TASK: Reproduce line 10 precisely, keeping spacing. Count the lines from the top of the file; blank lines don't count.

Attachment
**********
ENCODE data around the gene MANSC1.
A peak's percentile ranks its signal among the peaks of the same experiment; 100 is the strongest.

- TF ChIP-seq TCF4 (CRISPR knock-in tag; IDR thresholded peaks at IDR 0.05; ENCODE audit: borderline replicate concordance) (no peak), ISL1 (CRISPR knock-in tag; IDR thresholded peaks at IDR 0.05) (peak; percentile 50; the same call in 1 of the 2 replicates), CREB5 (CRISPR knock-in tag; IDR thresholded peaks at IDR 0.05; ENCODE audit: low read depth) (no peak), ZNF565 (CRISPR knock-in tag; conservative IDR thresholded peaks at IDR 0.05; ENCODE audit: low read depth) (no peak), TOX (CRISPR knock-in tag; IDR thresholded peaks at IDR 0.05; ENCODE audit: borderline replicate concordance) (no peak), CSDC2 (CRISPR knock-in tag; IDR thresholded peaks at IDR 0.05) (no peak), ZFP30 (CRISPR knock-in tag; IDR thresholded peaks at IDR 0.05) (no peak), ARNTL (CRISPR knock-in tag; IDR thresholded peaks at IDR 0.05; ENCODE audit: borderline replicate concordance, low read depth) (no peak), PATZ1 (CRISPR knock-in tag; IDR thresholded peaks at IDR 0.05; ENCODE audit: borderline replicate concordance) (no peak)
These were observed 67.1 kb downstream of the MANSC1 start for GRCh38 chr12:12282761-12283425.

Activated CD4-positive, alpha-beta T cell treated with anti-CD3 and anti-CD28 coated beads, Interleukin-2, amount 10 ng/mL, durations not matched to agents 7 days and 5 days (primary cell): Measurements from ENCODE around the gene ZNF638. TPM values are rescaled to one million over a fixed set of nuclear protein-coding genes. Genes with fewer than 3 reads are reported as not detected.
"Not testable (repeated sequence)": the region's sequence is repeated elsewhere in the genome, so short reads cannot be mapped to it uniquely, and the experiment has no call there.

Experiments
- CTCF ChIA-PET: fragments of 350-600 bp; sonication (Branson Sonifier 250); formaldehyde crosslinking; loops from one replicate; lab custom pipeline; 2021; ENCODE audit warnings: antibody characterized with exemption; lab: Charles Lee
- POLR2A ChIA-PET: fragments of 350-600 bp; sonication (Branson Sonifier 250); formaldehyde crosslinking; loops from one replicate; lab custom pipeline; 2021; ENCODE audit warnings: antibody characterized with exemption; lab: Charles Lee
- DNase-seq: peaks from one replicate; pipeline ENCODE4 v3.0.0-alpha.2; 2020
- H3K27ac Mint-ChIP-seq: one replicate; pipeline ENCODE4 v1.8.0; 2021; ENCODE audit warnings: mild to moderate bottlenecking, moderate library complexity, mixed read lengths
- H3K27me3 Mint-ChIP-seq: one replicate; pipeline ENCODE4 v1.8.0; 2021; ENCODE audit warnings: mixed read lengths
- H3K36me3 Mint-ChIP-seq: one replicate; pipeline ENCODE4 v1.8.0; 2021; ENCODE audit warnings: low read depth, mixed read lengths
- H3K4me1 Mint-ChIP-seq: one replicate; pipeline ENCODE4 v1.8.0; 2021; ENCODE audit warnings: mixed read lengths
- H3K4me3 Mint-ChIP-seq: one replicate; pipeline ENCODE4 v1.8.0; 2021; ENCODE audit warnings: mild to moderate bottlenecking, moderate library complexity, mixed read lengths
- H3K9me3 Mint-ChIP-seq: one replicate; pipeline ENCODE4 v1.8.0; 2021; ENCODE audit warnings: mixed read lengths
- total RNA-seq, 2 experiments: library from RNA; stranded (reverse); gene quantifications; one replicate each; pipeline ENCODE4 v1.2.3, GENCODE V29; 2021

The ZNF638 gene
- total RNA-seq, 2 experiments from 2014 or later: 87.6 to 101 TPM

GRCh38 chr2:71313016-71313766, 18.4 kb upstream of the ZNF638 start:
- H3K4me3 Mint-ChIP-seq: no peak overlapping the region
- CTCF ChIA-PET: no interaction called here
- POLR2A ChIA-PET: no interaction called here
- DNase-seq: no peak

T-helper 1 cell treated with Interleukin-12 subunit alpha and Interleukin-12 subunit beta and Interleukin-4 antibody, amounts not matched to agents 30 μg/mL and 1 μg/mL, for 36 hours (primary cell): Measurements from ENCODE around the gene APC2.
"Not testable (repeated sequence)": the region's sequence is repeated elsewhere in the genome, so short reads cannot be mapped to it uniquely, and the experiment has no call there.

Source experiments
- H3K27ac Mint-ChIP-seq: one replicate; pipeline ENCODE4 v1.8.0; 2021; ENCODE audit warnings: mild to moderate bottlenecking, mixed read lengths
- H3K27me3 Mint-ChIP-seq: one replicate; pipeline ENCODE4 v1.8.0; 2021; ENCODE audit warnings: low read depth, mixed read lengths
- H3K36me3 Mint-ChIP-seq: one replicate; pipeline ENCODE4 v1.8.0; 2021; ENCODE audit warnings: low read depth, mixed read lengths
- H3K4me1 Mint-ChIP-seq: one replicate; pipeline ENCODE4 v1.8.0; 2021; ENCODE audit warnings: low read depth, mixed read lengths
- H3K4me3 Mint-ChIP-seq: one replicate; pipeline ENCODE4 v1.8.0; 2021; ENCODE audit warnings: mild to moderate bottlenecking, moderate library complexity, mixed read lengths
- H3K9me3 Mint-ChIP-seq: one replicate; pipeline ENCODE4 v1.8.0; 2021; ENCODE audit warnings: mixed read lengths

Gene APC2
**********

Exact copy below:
- DNase-seq: peaks from one replicate; pipeline ENCODE4 v3.0.0-alpha.2; 2020